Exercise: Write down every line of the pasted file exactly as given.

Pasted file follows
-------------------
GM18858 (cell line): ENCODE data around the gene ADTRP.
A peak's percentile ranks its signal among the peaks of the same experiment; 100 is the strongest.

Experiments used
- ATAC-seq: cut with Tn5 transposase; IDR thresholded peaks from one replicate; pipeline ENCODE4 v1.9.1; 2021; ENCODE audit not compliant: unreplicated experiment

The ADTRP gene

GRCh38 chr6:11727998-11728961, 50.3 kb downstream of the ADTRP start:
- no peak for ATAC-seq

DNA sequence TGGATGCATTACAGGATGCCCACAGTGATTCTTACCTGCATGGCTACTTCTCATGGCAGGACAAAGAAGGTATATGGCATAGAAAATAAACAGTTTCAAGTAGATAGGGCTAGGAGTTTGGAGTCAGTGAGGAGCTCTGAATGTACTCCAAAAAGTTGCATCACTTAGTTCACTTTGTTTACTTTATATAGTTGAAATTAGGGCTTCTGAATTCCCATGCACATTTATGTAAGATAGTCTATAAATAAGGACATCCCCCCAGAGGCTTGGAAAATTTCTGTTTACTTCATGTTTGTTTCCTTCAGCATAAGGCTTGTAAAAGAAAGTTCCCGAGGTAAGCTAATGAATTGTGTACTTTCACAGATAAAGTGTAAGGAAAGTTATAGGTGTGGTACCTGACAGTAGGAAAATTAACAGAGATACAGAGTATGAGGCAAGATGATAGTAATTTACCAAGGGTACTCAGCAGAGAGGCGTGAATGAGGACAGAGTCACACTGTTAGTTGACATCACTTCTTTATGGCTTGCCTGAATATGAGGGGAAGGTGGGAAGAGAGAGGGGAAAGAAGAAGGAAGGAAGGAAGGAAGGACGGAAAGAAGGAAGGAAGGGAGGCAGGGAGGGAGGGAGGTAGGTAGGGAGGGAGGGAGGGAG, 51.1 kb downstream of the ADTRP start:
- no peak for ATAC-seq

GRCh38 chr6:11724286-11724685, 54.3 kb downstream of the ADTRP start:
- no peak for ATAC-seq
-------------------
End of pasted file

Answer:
GM18858 (cell line): ENCODE data around the gene ADTRP.
A peak's percentile ranks its signal among the peaks of the same experiment; 100 is the strongest.

Experiments used
- ATAC-seq: cut with Tn5 transposase; IDR thresholded peaks from one replicate; pipeline ENCODE4 v1.9.1; 2021; ENCODE audit not compliant: unreplicated experiment

The ADTRP gene

GRCh38 chr6:11727998-11728961, 50.3 kb downstream of the ADTRP start:
- no peak for ATAC-seq

DNA sequence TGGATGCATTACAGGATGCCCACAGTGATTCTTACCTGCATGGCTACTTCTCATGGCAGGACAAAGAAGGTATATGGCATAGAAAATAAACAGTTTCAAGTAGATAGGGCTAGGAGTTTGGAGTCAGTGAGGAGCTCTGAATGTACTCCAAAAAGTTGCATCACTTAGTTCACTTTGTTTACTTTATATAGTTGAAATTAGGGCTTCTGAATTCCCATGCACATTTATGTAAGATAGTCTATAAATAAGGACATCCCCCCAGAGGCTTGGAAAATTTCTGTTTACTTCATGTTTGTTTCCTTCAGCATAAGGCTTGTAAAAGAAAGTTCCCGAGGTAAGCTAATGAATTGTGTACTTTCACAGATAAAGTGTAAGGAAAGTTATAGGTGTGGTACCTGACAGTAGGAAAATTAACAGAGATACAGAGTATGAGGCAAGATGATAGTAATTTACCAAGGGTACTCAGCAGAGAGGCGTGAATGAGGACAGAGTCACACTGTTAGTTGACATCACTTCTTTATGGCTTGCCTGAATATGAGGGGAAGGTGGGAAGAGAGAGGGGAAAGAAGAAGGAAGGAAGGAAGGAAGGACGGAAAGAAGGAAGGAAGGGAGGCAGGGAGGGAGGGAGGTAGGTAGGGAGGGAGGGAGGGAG, 51.1 kb downstream of the ADTRP start:
- no peak for ATAC-seq

GRCh38 chr6:11724286-11724685, 54.3 kb downstream of the ADTRP start:
- no peak for ATAC-seq